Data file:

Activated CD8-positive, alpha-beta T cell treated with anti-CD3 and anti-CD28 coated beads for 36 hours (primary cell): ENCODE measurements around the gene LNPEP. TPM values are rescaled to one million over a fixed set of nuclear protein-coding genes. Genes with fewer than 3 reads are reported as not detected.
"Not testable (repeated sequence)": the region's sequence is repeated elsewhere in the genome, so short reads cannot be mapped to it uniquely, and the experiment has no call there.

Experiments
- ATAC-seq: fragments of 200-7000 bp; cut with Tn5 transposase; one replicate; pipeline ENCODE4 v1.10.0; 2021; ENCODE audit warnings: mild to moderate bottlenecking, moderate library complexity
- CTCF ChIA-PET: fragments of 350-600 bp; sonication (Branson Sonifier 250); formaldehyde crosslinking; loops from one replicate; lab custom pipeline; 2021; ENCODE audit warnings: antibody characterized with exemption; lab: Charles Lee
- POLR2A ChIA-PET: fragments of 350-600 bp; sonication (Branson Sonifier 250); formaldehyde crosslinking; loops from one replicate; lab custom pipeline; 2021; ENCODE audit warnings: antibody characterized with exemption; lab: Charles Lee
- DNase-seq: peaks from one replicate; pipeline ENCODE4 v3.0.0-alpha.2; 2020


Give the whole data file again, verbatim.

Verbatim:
Activated CD8-positive, alpha-beta T cell treated with anti-CD3 and anti-CD28 coated beads for 36 hours (primary cell): ENCODE measurements around the gene LNPEP. TPM values are rescaled to one million over a fixed set of nuclear protein-coding genes. Genes with fewer than 3 reads are reported as not detected.
"Not testable (repeated sequence)": the region's sequence is repeated elsewhere in the genome, so short reads cannot be mapped to it uniquely, and the experiment has no call there.

Experiments
- ATAC-seq: fragments of 200-7000 bp; cut with Tn5 transposase; one replicate; pipeline ENCODE4 v1.10.0; 2021; ENCODE audit warnings: mild to moderate bottlenecking, moderate library complexity
- CTCF ChIA-PET: fragments of 350-600 bp; sonication (Branson Sonifier 250); formaldehyde crosslinking; loops from one replicate; lab custom pipeline; 2021; ENCODE audit warnings: antibody characterized with exemption; lab: Charles Lee
- POLR2A ChIA-PET: fragments of 350-600 bp; sonication (Branson Sonifier 250); formaldehyde crosslinking; loops from one replicate; lab custom pipeline; 2021; ENCODE audit warnings: antibody characterized with exemption; lab: Charles Lee
- DNase-seq: peaks from one replicate; pipeline ENCODE4 v3.0.0-alpha.2; 2020